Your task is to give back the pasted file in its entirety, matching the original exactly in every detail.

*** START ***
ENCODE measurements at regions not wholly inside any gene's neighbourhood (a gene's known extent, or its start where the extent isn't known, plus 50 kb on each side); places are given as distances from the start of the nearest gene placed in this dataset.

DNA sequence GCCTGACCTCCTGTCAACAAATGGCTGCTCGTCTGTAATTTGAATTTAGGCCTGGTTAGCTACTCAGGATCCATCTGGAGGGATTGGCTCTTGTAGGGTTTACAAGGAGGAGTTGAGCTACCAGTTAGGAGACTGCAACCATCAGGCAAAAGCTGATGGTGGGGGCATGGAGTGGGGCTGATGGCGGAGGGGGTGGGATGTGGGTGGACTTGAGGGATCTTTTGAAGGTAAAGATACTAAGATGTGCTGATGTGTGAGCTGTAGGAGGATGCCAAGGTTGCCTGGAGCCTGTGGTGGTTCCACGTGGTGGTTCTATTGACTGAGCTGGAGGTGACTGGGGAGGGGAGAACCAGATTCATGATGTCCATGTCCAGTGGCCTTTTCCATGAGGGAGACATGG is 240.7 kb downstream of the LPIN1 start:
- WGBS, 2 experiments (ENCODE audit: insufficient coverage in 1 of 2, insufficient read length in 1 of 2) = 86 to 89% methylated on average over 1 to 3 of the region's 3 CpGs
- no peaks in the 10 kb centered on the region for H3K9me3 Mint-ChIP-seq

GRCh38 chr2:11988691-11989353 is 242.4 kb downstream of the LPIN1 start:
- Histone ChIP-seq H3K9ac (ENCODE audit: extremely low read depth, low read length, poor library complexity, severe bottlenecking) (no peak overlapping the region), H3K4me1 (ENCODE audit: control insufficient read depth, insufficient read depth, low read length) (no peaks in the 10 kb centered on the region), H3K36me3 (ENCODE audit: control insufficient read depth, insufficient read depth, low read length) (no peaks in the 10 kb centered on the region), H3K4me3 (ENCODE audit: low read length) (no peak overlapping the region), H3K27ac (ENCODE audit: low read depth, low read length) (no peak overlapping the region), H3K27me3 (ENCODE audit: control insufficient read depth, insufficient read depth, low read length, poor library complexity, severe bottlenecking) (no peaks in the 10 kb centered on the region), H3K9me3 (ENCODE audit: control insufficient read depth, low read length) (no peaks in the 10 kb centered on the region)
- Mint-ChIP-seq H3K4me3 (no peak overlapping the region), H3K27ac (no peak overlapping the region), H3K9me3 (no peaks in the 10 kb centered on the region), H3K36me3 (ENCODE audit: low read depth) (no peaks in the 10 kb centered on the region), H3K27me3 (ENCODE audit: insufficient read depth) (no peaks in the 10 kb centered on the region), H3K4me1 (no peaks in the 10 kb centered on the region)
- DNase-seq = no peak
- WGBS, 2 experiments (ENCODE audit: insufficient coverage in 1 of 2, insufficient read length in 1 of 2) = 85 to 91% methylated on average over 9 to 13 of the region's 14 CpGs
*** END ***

ENCODE measurements at regions not wholly inside any gene's neighbourhood (a gene's known extent, or its start where the extent isn't known, plus 50 kb on each side); places are given as distances from the start of the nearest gene placed in this dataset.

DNA sequence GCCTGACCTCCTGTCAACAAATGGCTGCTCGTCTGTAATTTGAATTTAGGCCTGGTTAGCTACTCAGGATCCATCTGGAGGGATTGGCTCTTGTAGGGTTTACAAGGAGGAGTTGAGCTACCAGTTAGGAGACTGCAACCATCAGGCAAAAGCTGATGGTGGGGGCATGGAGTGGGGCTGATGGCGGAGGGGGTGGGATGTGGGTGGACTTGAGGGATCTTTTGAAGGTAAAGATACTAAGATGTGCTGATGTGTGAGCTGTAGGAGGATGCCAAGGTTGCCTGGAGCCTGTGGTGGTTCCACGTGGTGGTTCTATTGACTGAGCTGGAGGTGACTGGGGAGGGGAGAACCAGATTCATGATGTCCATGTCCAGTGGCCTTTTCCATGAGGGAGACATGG is 240.7 kb downstream of the LPIN1 start:
- WGBS, 2 experiments (ENCODE audit: insufficient coverage in 1 of 2, insufficient read length in 1 of 2) = 86 to 89% methylated on average over 1 to 3 of the region's 3 CpGs
- no peaks in the 10 kb centered on the region for H3K9me3 Mint-ChIP-seq

GRCh38 chr2:11988691-11989353 is 242.4 kb downstream of the LPIN1 start:
- Histone ChIP-seq H3K9ac (ENCODE audit: extremely low read depth, low read length, poor library complexity, severe bottlenecking) (no peak overlapping the region), H3K4me1 (ENCODE audit: control insufficient read depth, insufficient read depth, low read length) (no peaks in the 10 kb centered on the region), H3K36me3 (ENCODE audit: control insufficient read depth, insufficient read depth, low read length) (no peaks in the 10 kb centered on the region), H3K4me3 (ENCODE audit: low read length) (no peak overlapping the region), H3K27ac (ENCODE audit: low read depth, low read length) (no peak overlapping the region), H3K27me3 (ENCODE audit: control insufficient read depth, insufficient read depth, low read length, poor library complexity, severe bottlenecking) (no peaks in the 10 kb centered on the region), H3K9me3 (ENCODE audit: control insufficient read depth, low read length) (no peaks in the 10 kb centered on the region)
- Mint-ChIP-seq H3K4me3 (no peak overlapping the region), H3K27ac (no peak overlapping the region), H3K9me3 (no peaks in the 10 kb centered on the region), H3K36me3 (ENCODE audit: low read depth) (no peaks in the 10 kb centered on the region), H3K27me3 (ENCODE audit: insufficient read depth) (no peaks in the 10 kb centered on the region), H3K4me1 (no peaks in the 10 kb centered on the region)
- DNase-seq = no peak
- WGBS, 2 experiments (ENCODE audit: insufficient coverage in 1 of 2, insufficient read length in 1 of 2) = 85 to 91% methylated on average over 9 to 13 of the region's 14 CpGs